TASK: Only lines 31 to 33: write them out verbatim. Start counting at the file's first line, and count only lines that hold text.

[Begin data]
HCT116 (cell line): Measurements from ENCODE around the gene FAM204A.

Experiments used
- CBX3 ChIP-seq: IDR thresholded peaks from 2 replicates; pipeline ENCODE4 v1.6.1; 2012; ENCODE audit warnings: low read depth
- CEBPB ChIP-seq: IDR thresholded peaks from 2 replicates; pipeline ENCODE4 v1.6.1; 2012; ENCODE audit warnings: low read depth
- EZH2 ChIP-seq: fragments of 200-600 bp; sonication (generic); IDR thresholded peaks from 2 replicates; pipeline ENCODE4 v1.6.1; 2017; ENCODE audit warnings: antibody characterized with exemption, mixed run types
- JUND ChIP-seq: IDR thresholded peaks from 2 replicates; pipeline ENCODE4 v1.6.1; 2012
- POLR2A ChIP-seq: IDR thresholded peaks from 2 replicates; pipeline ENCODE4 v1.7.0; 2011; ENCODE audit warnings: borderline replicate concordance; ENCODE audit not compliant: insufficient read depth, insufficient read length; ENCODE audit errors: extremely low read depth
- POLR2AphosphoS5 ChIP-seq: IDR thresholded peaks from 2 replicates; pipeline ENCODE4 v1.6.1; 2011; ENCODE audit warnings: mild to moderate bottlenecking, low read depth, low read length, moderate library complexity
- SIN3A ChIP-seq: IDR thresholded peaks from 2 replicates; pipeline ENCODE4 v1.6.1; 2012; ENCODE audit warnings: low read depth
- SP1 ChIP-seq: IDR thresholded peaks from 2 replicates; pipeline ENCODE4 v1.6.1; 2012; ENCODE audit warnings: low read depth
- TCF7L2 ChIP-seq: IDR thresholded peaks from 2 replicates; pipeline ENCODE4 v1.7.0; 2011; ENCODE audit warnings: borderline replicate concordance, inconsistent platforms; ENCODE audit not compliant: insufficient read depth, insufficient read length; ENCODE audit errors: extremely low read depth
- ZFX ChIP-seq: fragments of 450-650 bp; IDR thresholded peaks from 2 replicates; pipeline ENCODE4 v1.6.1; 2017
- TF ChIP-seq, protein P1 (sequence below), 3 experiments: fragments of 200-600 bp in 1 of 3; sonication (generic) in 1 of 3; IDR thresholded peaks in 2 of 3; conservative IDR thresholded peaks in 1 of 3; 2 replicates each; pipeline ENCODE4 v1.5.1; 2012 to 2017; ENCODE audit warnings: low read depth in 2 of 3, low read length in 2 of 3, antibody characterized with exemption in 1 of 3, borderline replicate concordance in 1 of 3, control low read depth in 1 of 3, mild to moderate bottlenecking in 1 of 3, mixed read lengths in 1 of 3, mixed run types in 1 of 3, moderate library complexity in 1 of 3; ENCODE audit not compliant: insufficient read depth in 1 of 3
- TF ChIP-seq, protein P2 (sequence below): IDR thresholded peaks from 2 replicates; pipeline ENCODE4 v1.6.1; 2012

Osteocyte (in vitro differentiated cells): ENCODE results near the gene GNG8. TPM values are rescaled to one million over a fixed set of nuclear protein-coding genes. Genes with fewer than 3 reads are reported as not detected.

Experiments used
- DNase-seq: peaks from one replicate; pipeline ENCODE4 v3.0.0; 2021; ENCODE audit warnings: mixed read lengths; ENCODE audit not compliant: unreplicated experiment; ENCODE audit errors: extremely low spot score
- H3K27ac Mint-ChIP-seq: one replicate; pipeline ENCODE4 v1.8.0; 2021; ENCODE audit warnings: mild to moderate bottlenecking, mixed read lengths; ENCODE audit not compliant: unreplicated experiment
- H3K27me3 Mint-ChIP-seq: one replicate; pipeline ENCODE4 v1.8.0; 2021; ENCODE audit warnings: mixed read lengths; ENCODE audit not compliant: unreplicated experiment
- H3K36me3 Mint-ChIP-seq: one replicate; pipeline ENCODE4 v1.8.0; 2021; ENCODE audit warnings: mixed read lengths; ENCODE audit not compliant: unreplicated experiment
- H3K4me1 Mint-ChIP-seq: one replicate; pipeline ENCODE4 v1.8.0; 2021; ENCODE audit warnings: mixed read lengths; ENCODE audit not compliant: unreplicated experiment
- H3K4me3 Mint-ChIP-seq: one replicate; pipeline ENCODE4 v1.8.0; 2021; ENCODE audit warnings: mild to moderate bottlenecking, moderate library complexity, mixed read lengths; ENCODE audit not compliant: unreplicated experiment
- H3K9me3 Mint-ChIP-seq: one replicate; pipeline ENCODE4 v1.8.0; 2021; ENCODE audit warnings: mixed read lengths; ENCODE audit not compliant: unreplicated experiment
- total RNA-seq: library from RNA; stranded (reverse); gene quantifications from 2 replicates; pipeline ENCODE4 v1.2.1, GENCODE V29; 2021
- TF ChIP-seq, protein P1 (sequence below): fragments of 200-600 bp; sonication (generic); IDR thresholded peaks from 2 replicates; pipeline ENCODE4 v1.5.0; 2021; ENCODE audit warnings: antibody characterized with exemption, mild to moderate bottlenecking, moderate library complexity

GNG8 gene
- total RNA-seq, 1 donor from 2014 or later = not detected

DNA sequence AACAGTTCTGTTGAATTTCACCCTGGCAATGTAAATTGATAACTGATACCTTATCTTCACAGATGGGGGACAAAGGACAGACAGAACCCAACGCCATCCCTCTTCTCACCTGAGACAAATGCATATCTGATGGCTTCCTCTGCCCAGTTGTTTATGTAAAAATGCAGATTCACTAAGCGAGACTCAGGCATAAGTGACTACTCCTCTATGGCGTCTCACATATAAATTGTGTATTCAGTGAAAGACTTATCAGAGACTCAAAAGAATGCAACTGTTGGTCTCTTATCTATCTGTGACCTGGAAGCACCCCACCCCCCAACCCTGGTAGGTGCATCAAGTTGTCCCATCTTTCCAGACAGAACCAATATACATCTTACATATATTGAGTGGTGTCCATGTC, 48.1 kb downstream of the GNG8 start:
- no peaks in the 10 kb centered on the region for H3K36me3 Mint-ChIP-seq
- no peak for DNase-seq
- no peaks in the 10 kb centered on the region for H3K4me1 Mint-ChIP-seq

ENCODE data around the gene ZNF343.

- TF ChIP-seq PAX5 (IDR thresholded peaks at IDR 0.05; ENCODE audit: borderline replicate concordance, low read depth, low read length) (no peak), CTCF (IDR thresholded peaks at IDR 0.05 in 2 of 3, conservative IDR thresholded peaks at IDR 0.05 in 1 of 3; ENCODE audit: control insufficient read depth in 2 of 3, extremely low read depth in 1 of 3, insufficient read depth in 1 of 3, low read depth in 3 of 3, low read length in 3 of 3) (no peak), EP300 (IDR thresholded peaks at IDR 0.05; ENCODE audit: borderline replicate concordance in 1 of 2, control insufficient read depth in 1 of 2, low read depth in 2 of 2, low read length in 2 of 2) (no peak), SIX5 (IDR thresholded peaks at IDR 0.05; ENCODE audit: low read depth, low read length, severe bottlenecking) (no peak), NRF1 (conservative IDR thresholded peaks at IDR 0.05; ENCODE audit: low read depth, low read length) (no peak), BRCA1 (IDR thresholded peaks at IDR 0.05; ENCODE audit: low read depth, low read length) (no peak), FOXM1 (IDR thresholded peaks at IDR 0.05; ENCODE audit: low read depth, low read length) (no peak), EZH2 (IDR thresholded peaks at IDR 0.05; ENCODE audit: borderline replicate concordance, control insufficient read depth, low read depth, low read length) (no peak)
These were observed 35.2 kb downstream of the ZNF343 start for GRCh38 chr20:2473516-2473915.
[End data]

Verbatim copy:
- no peaks in the 10 kb centered on the region for H3K4me1 Mint-ChIP-seq

ENCODE data around the gene ZNF343.

- TF ChIP-seq PAX5 (IDR thresholded peaks at IDR 0.05; ENCODE audit: borderline replicate concordance, low read depth, low read length) (no peak), CTCF (IDR thresholded peaks at IDR 0.05 in 2 of 3, conservative IDR thresholded peaks at IDR 0.05 in 1 of 3; ENCODE audit: control insufficient read depth in 2 of 3, extremely low read depth in 1 of 3, insufficient read depth in 1 of 3, low read depth in 3 of 3, low read length in 3 of 3) (no peak), EP300 (IDR thresholded peaks at IDR 0.05; ENCODE audit: borderline replicate concordance in 1 of 2, control insufficient read depth in 1 of 2, low read depth in 2 of 2, low read length in 2 of 2) (no peak), SIX5 (IDR thresholded peaks at IDR 0.05; ENCODE audit: low read depth, low read length, severe bottlenecking) (no peak), NRF1 (conservative IDR thresholded peaks at IDR 0.05; ENCODE audit: low read depth, low read length) (no peak), BRCA1 (IDR thresholded peaks at IDR 0.05; ENCODE audit: low read depth, low read length) (no peak), FOXM1 (IDR thresholded peaks at IDR 0.05; ENCODE audit: low read depth, low read length) (no peak), EZH2 (IDR thresholded peaks at IDR 0.05; ENCODE audit: borderline replicate concordance, control insufficient read depth, low read depth, low read length) (no peak)